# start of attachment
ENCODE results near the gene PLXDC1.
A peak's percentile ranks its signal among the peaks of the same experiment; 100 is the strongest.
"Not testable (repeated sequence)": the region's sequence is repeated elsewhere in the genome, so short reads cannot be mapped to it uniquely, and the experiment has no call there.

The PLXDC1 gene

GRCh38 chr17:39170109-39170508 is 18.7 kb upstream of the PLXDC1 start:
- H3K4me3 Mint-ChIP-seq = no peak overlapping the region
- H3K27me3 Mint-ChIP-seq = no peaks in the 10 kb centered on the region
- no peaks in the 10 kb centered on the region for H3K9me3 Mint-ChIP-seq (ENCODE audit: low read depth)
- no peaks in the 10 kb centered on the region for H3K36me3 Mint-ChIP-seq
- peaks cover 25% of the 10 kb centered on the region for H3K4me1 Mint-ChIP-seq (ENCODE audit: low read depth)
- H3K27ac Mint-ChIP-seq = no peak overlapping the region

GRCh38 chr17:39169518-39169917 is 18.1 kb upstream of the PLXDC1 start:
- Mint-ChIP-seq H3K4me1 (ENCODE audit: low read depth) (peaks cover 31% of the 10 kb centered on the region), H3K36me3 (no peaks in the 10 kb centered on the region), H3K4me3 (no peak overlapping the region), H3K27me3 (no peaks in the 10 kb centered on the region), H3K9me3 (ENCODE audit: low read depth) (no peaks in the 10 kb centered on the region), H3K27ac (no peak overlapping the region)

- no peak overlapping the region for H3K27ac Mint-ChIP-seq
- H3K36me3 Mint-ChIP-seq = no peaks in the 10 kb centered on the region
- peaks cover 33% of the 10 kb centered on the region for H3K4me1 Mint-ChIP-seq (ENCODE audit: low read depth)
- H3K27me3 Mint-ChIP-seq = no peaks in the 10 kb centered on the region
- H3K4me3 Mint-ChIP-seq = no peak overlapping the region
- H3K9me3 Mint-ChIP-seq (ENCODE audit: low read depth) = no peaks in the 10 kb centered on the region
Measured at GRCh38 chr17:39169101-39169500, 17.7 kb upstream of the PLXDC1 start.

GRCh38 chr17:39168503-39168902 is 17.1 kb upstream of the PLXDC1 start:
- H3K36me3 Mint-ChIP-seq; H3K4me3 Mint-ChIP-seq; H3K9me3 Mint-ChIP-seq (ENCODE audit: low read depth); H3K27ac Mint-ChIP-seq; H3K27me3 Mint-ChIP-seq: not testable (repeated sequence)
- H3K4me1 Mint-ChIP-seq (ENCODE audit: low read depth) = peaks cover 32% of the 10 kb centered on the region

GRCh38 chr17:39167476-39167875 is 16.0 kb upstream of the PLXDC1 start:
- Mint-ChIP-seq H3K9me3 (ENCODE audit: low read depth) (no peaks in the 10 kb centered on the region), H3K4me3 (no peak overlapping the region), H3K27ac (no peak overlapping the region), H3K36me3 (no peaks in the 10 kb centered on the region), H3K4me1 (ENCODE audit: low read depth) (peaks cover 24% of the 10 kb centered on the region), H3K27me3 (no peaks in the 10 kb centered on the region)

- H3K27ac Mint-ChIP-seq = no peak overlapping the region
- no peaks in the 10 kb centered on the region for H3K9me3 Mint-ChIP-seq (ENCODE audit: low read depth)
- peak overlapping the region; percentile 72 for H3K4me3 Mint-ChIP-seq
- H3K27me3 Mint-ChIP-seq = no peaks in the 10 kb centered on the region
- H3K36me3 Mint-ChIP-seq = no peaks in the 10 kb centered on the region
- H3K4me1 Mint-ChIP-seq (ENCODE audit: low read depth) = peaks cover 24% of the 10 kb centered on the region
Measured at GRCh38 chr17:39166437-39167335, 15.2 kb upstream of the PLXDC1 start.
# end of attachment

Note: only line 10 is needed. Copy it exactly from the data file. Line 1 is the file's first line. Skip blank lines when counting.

- peaks cover 25% of the 10 kb centered on the region for H3K4me1 Mint-ChIP-seq (ENCODE audit: low read depth)